Two-time former Estonia Prime Minister Mart Laar visited The Heritage Foundation today, extolling the benefits the flat tax brought to his country.
First passed in Estonia in 1994, Laar cited two immediate benefits he witnessed when the flat tax was implemented: First, government revenues went up as the simplicity of the new system “killed” tax avoidance; and second, growth skyrocketed. Indeed healthy economic growth has been a staple of the Eastern European countries that adopted the flat tax since the fall of the Berlin Wall, including Bulgaria, Latvia, Lithuania and Slovakia.
Laar said it was difficult to overcome leftist socialist sentiment against the flat tax in 1994, but that in the wake of ending Soviet rule in the country, lawmakers did find the rare political courage to make it possible. Once the economy took off, however, Laar said opposition to the tax all but vanished. Even in countries where leftist governments have won elections campaigning against the flat tax, like in Slovakia, legislators have failed to move back to the old corrupt system.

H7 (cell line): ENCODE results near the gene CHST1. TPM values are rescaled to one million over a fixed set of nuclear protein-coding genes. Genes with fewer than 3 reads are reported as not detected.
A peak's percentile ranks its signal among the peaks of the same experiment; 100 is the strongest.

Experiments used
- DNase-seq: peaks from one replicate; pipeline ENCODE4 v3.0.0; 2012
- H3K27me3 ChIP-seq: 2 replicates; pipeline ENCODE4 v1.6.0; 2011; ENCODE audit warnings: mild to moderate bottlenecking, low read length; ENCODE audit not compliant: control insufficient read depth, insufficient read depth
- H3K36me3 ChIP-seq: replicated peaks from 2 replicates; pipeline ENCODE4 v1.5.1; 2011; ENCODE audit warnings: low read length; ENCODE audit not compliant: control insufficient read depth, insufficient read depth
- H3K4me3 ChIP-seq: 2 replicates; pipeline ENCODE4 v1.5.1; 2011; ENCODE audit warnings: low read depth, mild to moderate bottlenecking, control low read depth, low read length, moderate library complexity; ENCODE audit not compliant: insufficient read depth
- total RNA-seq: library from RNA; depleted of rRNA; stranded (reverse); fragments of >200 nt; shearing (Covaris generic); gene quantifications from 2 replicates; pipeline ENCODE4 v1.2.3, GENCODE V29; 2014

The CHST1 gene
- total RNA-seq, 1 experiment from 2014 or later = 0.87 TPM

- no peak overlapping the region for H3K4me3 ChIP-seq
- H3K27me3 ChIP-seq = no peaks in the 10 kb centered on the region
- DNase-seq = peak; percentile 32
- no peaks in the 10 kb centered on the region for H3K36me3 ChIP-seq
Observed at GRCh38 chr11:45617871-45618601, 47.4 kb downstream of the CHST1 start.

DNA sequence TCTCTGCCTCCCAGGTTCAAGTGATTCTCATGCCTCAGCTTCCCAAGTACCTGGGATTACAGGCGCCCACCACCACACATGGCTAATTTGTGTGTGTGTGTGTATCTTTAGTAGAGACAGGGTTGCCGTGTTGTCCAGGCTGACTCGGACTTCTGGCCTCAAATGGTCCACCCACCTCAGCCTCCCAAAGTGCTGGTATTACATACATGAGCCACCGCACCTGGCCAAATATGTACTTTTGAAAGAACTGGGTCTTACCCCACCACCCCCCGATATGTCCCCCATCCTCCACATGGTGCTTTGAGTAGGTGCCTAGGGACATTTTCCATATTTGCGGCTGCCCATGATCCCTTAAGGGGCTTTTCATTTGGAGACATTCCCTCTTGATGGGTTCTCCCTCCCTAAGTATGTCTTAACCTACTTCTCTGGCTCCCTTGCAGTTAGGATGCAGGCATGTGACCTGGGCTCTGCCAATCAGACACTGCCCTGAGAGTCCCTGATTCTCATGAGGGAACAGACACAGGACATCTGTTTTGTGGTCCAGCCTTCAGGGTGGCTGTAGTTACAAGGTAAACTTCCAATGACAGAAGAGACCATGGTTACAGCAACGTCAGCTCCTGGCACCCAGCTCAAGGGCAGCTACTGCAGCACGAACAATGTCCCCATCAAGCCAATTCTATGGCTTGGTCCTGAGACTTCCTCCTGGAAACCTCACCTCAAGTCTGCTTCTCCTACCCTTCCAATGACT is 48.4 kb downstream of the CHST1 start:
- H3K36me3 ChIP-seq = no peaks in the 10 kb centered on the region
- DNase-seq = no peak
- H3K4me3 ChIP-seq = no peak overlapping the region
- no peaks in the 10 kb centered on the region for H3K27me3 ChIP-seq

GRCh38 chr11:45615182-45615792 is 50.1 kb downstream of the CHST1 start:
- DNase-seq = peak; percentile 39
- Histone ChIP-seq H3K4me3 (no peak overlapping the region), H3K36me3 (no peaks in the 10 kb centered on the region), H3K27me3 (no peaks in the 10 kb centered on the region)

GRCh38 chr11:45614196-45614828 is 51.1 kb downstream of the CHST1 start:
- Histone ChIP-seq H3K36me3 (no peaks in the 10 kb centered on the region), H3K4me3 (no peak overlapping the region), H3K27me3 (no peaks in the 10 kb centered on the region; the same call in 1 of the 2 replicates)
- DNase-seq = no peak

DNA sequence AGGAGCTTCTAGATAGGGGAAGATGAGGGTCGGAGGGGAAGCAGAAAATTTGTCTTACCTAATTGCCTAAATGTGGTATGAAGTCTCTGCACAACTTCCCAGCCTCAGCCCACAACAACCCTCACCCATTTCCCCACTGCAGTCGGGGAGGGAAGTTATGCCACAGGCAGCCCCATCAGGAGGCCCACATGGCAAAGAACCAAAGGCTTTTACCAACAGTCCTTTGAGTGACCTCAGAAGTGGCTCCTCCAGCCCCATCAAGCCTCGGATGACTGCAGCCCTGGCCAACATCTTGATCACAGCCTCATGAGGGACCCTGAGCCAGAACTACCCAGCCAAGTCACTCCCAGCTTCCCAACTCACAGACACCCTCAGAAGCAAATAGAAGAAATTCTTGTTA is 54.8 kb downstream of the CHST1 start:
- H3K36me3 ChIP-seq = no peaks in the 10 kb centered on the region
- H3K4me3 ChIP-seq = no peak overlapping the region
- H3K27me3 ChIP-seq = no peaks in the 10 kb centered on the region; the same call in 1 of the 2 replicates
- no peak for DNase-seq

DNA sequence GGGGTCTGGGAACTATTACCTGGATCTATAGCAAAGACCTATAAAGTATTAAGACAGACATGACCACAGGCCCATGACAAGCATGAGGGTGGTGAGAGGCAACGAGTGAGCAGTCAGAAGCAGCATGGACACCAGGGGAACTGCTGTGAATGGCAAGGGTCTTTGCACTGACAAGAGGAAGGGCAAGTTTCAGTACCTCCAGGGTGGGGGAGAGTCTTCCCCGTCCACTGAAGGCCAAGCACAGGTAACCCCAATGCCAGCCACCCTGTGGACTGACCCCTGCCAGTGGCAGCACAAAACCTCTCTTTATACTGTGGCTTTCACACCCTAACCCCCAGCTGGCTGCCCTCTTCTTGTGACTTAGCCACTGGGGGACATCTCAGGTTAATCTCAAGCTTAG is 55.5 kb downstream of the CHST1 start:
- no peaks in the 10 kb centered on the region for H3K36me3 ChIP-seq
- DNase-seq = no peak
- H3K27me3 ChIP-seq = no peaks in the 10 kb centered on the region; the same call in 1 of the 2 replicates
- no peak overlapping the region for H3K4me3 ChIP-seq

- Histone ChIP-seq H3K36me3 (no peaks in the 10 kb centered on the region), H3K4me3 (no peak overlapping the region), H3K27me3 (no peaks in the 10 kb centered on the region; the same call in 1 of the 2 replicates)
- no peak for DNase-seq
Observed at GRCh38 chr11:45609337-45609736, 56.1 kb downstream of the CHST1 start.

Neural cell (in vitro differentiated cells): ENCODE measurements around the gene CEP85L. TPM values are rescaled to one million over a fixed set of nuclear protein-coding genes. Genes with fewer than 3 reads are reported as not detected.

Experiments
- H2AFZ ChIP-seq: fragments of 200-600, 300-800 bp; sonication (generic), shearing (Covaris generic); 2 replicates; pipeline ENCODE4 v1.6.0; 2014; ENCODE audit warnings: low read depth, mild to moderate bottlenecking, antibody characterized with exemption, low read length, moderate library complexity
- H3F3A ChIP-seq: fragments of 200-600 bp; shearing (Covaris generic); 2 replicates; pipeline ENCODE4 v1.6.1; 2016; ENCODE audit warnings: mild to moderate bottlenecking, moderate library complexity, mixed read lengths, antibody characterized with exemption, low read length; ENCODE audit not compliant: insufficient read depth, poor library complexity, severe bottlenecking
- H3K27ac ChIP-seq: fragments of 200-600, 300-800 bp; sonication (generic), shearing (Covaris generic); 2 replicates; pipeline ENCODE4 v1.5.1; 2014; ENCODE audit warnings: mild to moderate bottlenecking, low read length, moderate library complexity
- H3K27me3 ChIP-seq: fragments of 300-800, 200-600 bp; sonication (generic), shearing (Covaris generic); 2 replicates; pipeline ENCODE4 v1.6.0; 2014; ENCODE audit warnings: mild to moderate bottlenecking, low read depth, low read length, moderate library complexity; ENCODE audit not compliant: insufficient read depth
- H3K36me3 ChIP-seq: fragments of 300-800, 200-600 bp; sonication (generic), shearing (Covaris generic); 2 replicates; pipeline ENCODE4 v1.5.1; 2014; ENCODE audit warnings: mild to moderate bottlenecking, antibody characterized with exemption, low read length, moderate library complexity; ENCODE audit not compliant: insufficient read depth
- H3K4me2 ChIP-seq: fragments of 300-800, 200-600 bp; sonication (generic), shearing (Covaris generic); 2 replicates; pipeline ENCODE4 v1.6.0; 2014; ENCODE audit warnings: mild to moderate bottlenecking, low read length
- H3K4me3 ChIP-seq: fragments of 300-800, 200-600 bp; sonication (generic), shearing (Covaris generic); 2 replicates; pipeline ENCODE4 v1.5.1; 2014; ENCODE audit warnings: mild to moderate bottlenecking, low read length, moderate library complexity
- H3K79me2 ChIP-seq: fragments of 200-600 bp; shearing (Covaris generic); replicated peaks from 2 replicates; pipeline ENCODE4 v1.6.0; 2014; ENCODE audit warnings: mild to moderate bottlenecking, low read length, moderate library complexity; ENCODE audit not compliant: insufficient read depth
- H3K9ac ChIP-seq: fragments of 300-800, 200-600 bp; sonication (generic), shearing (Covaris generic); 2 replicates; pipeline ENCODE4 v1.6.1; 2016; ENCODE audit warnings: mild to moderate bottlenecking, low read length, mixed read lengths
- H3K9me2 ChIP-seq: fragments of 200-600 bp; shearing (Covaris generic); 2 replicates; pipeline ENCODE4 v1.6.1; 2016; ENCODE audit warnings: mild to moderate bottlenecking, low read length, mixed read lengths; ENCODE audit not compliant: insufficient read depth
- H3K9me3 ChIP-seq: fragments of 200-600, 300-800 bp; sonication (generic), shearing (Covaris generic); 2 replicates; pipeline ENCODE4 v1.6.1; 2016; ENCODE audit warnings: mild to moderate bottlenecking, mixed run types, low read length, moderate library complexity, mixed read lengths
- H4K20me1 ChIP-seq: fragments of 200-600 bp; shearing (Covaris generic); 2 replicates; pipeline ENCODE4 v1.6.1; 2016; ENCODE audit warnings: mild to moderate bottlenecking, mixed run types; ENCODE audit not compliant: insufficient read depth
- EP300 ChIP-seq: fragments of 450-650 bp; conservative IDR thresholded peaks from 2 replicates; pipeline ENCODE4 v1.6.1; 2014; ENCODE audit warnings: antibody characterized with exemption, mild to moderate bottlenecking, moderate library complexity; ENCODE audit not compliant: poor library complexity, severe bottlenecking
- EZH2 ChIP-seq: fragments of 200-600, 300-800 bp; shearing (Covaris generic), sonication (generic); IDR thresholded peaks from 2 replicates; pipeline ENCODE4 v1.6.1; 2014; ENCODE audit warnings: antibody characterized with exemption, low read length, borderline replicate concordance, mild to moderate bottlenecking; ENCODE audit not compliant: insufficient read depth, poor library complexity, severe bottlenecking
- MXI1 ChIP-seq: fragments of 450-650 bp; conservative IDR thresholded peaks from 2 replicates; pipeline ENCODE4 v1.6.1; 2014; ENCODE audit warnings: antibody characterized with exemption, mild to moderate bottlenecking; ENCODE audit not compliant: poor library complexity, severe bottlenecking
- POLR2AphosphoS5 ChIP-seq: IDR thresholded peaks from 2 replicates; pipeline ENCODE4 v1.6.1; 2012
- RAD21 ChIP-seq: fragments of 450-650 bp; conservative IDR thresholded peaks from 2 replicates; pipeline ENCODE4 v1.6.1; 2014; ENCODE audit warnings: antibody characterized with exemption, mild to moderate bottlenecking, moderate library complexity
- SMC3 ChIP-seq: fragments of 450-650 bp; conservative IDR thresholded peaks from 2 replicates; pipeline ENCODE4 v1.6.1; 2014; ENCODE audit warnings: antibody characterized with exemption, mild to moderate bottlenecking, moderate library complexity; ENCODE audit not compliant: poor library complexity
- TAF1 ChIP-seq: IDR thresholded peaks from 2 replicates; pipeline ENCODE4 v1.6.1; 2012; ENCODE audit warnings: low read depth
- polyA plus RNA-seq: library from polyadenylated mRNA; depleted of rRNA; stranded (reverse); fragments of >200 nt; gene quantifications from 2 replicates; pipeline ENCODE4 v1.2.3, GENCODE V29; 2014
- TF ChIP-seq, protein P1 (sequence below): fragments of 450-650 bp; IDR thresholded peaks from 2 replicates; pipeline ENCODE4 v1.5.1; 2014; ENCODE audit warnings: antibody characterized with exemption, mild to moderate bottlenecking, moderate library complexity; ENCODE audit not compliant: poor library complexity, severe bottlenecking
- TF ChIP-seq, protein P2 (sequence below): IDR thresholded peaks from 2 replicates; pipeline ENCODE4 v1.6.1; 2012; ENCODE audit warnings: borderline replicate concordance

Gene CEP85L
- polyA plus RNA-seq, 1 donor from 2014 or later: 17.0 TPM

Asked why he thought the U.S. could not join Estonia in moving forward to flat tax system, Laar said there were just too many established groups with an interest in preserving the current loopholes to block it. He said found it odd that the U.S. president, who has been traveling the world telling people how wonderful the flat tax is, had never tried to implement the policy himself. Even when his party controlled both houses of Congress. “In the end, it is a question of freedom,” Laar said.